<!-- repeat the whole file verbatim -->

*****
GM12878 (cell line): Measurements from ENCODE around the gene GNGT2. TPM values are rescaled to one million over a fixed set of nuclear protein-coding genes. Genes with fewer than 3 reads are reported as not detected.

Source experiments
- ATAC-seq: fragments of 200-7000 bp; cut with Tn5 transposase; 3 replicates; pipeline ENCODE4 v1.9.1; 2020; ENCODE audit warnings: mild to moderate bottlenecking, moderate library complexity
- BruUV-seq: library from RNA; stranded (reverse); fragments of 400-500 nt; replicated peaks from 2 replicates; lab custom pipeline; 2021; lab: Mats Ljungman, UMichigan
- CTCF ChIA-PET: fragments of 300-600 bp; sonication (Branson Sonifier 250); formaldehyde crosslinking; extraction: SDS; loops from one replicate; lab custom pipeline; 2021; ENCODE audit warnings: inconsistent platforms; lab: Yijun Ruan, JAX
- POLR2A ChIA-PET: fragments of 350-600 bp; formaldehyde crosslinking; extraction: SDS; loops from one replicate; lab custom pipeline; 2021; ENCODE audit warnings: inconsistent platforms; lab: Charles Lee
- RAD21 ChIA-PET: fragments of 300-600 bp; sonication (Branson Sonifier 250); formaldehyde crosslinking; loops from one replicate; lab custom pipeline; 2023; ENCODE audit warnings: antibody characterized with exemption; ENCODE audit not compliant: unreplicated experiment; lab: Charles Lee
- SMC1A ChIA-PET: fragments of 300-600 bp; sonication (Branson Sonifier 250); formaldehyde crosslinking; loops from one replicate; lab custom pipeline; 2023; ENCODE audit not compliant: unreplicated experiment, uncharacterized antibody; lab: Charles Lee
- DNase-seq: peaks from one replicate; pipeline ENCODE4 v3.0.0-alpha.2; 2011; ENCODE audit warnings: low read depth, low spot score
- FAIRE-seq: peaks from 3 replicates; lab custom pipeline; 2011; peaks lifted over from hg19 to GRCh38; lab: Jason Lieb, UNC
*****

GM12878 (cell line): Measurements from ENCODE around the gene GNGT2. TPM values are rescaled to one million over a fixed set of nuclear protein-coding genes. Genes with fewer than 3 reads are reported as not detected.

Source experiments
- ATAC-seq: fragments of 200-7000 bp; cut with Tn5 transposase; 3 replicates; pipeline ENCODE4 v1.9.1; 2020; ENCODE audit warnings: mild to moderate bottlenecking, moderate library complexity
- BruUV-seq: library from RNA; stranded (reverse); fragments of 400-500 nt; replicated peaks from 2 replicates; lab custom pipeline; 2021; lab: Mats Ljungman, UMichigan
- CTCF ChIA-PET: fragments of 300-600 bp; sonication (Branson Sonifier 250); formaldehyde crosslinking; extraction: SDS; loops from one replicate; lab custom pipeline; 2021; ENCODE audit warnings: inconsistent platforms; lab: Yijun Ruan, JAX
- POLR2A ChIA-PET: fragments of 350-600 bp; formaldehyde crosslinking; extraction: SDS; loops from one replicate; lab custom pipeline; 2021; ENCODE audit warnings: inconsistent platforms; lab: Charles Lee
- RAD21 ChIA-PET: fragments of 300-600 bp; sonication (Branson Sonifier 250); formaldehyde crosslinking; loops from one replicate; lab custom pipeline; 2023; ENCODE audit warnings: antibody characterized with exemption; ENCODE audit not compliant: unreplicated experiment; lab: Charles Lee
- SMC1A ChIA-PET: fragments of 300-600 bp; sonication (Branson Sonifier 250); formaldehyde crosslinking; loops from one replicate; lab custom pipeline; 2023; ENCODE audit not compliant: unreplicated experiment, uncharacterized antibody; lab: Charles Lee
- DNase-seq: peaks from one replicate; pipeline ENCODE4 v3.0.0-alpha.2; 2011; ENCODE audit warnings: low read depth, low spot score
- FAIRE-seq: peaks from 3 replicates; lab custom pipeline; 2011; peaks lifted over from hg19 to GRCh38; lab: Jason Lieb, UNC